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Author

Frank Weinhold

Other affiliations: Stanford University, Rutgers University, Ames Research Center  ...read more
Bio: Frank Weinhold is an academic researcher from University of Wisconsin-Madison. The author has contributed to research in topics: Natural bond orbital & Ab initio. The author has an hindex of 67, co-authored 233 publications receiving 51430 citations. Previous affiliations of Frank Weinhold include Stanford University & Rutgers University.


Papers
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Journal ArticleDOI
TL;DR: In this paper, a method of "natural population analysis" was developed to calculate atomic charges and orbital populations of molecular wave functions in general atomic orbital basis sets, which seems to exhibit improved numerical stability and to better describe the electron distribution in compounds of high ionic character.
Abstract: A method of ‘‘natural population analysis’’ has been developed to calculate atomic charges and orbital populations of molecular wave functions in general atomic orbital basis sets. The natural analysis is an alternative to conventional Mulliken population analysis, and seems to exhibit improved numerical stability and to better describe the electron distribution in compounds of high ionic character, such as those containing metal atoms. We calculated ab initio SCF‐MO wave functions for compounds of type CH3X and LiX (X=F, OH, NH2, CH3, BH2, BeH, Li, H) in a variety of basis sets to illustrate the generality of the method, and to compare the natural populations with results of Mulliken analysis, density integration, and empirical measures of ionic character. Natural populations are found to give a satisfactory description of these molecules, providing a unified treatment of covalent and extreme ionic limits at modest computational cost.

8,332 citations

Journal ArticleDOI
TL;DR: In this paper, a method for extracting a unique set of atomic hybrids and bond orbitals for a given molecule, thereby constructing its Lewis structure in an a priori manner, is described.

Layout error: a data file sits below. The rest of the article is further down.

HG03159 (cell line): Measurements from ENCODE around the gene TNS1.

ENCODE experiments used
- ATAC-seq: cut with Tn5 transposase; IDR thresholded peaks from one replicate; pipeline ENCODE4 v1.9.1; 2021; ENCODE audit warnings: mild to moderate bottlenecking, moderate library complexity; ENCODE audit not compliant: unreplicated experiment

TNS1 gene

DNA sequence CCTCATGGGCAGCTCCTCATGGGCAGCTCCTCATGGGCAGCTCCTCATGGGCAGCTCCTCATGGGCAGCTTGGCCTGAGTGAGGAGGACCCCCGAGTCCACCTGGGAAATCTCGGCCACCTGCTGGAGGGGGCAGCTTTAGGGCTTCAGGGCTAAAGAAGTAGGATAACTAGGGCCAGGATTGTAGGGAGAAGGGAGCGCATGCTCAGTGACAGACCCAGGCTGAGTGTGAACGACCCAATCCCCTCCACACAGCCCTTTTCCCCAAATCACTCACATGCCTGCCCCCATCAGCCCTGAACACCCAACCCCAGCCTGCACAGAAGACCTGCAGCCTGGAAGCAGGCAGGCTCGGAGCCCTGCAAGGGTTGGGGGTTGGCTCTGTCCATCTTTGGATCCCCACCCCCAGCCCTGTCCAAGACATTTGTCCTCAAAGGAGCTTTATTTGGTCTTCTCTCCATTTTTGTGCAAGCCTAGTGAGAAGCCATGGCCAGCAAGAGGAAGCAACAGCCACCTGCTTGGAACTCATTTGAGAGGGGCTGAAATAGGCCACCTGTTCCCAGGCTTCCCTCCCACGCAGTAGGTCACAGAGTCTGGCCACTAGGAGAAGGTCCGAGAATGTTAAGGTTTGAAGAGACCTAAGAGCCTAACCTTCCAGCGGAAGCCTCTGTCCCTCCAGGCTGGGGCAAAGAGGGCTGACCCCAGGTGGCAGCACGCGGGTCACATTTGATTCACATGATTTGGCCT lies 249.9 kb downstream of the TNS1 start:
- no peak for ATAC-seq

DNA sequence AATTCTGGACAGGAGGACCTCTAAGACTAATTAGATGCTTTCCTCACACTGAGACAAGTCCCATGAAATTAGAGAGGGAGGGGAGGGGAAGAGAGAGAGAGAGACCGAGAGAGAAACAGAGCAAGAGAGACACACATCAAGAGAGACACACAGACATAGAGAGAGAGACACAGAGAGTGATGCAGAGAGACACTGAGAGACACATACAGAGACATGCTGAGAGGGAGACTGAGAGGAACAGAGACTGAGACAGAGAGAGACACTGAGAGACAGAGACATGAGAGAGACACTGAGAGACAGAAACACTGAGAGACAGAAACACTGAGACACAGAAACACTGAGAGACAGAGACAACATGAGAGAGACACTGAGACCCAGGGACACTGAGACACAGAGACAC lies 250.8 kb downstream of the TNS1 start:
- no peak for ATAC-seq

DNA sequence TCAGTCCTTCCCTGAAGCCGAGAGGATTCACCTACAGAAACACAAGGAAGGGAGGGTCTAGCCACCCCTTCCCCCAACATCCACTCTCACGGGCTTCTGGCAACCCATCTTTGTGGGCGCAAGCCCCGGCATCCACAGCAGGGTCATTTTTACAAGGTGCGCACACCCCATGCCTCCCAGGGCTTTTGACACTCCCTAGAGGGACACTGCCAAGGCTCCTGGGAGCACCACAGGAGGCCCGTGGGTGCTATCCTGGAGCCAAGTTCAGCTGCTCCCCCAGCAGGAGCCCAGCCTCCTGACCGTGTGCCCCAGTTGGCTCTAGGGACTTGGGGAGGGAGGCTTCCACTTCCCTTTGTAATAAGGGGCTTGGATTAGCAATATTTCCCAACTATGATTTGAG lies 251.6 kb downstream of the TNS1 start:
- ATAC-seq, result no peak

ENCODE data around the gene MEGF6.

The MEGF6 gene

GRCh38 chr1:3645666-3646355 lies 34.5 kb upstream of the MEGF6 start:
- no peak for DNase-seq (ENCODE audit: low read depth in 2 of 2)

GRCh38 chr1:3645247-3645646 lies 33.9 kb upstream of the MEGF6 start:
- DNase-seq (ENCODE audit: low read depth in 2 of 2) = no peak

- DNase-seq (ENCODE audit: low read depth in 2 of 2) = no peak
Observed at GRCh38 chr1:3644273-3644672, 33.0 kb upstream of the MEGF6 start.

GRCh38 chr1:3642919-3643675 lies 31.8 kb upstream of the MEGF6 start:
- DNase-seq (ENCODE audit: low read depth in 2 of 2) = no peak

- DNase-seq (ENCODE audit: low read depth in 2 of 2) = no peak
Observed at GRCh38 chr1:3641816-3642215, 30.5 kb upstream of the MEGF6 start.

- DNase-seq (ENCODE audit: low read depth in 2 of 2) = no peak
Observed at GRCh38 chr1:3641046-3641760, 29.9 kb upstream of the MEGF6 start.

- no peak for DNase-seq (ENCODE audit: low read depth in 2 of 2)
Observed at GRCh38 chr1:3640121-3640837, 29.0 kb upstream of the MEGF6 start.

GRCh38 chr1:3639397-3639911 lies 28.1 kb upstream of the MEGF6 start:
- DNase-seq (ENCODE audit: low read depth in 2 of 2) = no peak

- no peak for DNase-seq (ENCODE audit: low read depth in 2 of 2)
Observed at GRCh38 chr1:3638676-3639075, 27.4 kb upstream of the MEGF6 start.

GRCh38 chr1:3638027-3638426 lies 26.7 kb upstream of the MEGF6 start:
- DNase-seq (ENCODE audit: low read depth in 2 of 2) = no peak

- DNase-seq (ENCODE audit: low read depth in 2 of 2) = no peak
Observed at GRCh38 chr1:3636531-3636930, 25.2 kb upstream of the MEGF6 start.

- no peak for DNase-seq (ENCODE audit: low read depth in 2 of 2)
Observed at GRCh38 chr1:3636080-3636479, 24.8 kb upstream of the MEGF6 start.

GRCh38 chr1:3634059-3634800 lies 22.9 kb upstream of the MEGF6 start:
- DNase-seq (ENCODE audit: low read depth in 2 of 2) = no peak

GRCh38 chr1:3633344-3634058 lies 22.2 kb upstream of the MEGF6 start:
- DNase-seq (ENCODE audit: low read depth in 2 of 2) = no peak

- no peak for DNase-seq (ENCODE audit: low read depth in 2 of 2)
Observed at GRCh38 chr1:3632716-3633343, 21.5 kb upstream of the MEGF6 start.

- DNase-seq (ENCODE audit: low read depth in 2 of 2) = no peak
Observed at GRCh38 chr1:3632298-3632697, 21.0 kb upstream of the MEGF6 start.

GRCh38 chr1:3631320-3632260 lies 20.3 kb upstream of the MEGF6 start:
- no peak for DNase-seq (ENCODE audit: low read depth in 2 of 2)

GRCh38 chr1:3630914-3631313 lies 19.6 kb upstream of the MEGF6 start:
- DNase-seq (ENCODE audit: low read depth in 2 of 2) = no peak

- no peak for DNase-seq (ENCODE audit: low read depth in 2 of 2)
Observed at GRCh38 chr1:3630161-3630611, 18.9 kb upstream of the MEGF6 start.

Abstract: From the information contained in the (exact or approximate) first-order density matrix, we describe a method for extracting a unique set of atomic hybrids and bond orbitals for a given molecule, thereby constructing its “Lewis structure” in an a priori manner. These natural hybrids are optimal in a certain sense, are efficiently computed, and seem to agree well with chemical intuition (as summarized, for example, in Bent’s Rule) and with hybrids obtained by other procedures. Using simple INDO-SCF-MO wave functions, we give applications of the natural hybrid orbital analysis to molecules exhibiting a variety of bonding features, including lone pairs, multiple bonds, strained rings, and “bent bonds”, multiple resonance structures, hydrogen bonds, and three-center bonds. Three examples are described in greater detail: (i) “orbital following” during ammonia umbrella inversion, (ii) the dimerization of water molecules, and (iii) the hydrogen-bridged bonds of diborane.

4,338 citations

Journal ArticleDOI
TL;DR: In this paper, the authors carried out a natural bond orbital analysis of hydrogen bonding in the water dimer for the near Hartree-Fock wave function of Popkie, Kistenmacher, and Clementi, extending previous studies based on smaller basis sets and less realistic geometry.
Abstract: We have carried out a natural bond orbital analysis of hydrogen bonding in the water dimer for the near‐Hartree–Fock wave function of Popkie, Kistenmacher, and Clementi, extending previous studies based on smaller basis sets and less realistic geometry. We find that interactions which may properly be described as ‘‘charge transfer’’ (particularly the n‐σ*OH interaction along the H‐bond axis) play a critical role in the formation of the hydrogen bond, and without these interactions the water dimer would be 3–5 kcal/mol repulsive at the observed equilibrium distance. We discuss this result in relationship to Klemperer’s general picture of the bonding in van der Waals molecules, and to previous theoretical analyses of hydrogen bonding by the method of Kitaura and Morokuma.

2,603 citations

01 Jan 2013
TL;DR: In this article, the authors carried out a natural bond orbital analysis of hydrogen bonding in the water dimer for the near Hartree-Fock wave function of Popkie, Kistenmacher, and Clementi, extending previous studies based on smaller basis sets and less realistic geometry.